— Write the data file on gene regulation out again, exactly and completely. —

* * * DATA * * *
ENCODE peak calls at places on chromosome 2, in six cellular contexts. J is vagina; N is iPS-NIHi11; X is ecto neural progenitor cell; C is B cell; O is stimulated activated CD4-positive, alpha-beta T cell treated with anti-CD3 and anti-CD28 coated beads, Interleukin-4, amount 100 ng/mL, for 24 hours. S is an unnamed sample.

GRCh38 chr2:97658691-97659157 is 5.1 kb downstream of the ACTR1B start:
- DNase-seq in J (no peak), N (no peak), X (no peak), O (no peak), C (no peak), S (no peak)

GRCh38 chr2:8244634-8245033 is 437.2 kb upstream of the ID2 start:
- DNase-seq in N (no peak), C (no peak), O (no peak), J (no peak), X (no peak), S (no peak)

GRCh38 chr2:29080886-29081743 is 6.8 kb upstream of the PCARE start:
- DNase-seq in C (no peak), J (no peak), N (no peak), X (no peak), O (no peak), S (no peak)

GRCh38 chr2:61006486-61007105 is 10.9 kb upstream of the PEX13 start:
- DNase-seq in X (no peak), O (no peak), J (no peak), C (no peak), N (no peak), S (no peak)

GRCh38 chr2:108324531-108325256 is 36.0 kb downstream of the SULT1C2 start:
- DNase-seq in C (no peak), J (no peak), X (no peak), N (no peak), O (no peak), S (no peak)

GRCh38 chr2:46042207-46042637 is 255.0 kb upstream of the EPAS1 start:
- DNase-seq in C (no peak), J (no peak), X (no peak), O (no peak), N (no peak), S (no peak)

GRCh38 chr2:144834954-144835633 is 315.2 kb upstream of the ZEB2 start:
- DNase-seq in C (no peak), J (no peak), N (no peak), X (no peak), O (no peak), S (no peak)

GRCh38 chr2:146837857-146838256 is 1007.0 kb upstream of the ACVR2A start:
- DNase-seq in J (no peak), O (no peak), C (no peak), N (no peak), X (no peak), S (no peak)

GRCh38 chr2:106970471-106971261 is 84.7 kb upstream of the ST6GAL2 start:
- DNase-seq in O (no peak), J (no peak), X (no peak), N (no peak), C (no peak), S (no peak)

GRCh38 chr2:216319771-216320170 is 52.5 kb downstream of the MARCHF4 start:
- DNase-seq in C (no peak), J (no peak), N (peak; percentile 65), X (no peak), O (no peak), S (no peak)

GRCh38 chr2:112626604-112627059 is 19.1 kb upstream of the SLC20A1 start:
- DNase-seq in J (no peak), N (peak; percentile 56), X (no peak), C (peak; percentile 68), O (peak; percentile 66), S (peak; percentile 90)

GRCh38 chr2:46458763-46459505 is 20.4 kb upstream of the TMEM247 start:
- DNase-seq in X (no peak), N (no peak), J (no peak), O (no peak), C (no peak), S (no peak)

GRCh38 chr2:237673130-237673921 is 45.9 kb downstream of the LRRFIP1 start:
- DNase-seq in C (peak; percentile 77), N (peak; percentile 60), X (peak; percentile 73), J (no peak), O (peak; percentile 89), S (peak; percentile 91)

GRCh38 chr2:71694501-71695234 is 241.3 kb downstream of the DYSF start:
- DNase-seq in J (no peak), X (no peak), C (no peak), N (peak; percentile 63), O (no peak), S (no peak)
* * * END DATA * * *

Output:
ENCODE peak calls at places on chromosome 2, in six cellular contexts. J is vagina; N is iPS-NIHi11; X is ecto neural progenitor cell; C is B cell; O is stimulated activated CD4-positive, alpha-beta T cell treated with anti-CD3 and anti-CD28 coated beads, Interleukin-4, amount 100 ng/mL, for 24 hours. S is an unnamed sample.

GRCh38 chr2:97658691-97659157 is 5.1 kb downstream of the ACTR1B start:
- DNase-seq in J (no peak), N (no peak), X (no peak), O (no peak), C (no peak), S (no peak)

GRCh38 chr2:8244634-8245033 is 437.2 kb upstream of the ID2 start:
- DNase-seq in N (no peak), C (no peak), O (no peak), J (no peak), X (no peak), S (no peak)

GRCh38 chr2:29080886-29081743 is 6.8 kb upstream of the PCARE start:
- DNase-seq in C (no peak), J (no peak), N (no peak), X (no peak), O (no peak), S (no peak)

GRCh38 chr2:61006486-61007105 is 10.9 kb upstream of the PEX13 start:
- DNase-seq in X (no peak), O (no peak), J (no peak), C (no peak), N (no peak), S (no peak)

GRCh38 chr2:108324531-108325256 is 36.0 kb downstream of the SULT1C2 start:
- DNase-seq in C (no peak), J (no peak), X (no peak), N (no peak), O (no peak), S (no peak)

GRCh38 chr2:46042207-46042637 is 255.0 kb upstream of the EPAS1 start:
- DNase-seq in C (no peak), J (no peak), X (no peak), O (no peak), N (no peak), S (no peak)

GRCh38 chr2:144834954-144835633 is 315.2 kb upstream of the ZEB2 start:
- DNase-seq in C (no peak), J (no peak), N (no peak), X (no peak), O (no peak), S (no peak)

GRCh38 chr2:146837857-146838256 is 1007.0 kb upstream of the ACVR2A start:
- DNase-seq in J (no peak), O (no peak), C (no peak), N (no peak), X (no peak), S (no peak)

GRCh38 chr2:106970471-106971261 is 84.7 kb upstream of the ST6GAL2 start:
- DNase-seq in O (no peak), J (no peak), X (no peak), N (no peak), C (no peak), S (no peak)

GRCh38 chr2:216319771-216320170 is 52.5 kb downstream of the MARCHF4 start:
- DNase-seq in C (no peak), J (no peak), N (peak; percentile 65), X (no peak), O (no peak), S (no peak)

GRCh38 chr2:112626604-112627059 is 19.1 kb upstream of the SLC20A1 start:
- DNase-seq in J (no peak), N (peak; percentile 56), X (no peak), C (peak; percentile 68), O (peak; percentile 66), S (peak; percentile 90)

GRCh38 chr2:46458763-46459505 is 20.4 kb upstream of the TMEM247 start:
- DNase-seq in X (no peak), N (no peak), J (no peak), O (no peak), C (no peak), S (no peak)

GRCh38 chr2:237673130-237673921 is 45.9 kb downstream of the LRRFIP1 start:
- DNase-seq in C (peak; percentile 77), N (peak; percentile 60), X (peak; percentile 73), J (no peak), O (peak; percentile 89), S (peak; percentile 91)

GRCh38 chr2:71694501-71695234 is 241.3 kb downstream of the DYSF start:
- DNase-seq in J (no peak), X (no peak), C (no peak), N (peak; percentile 63), O (no peak), S (no peak)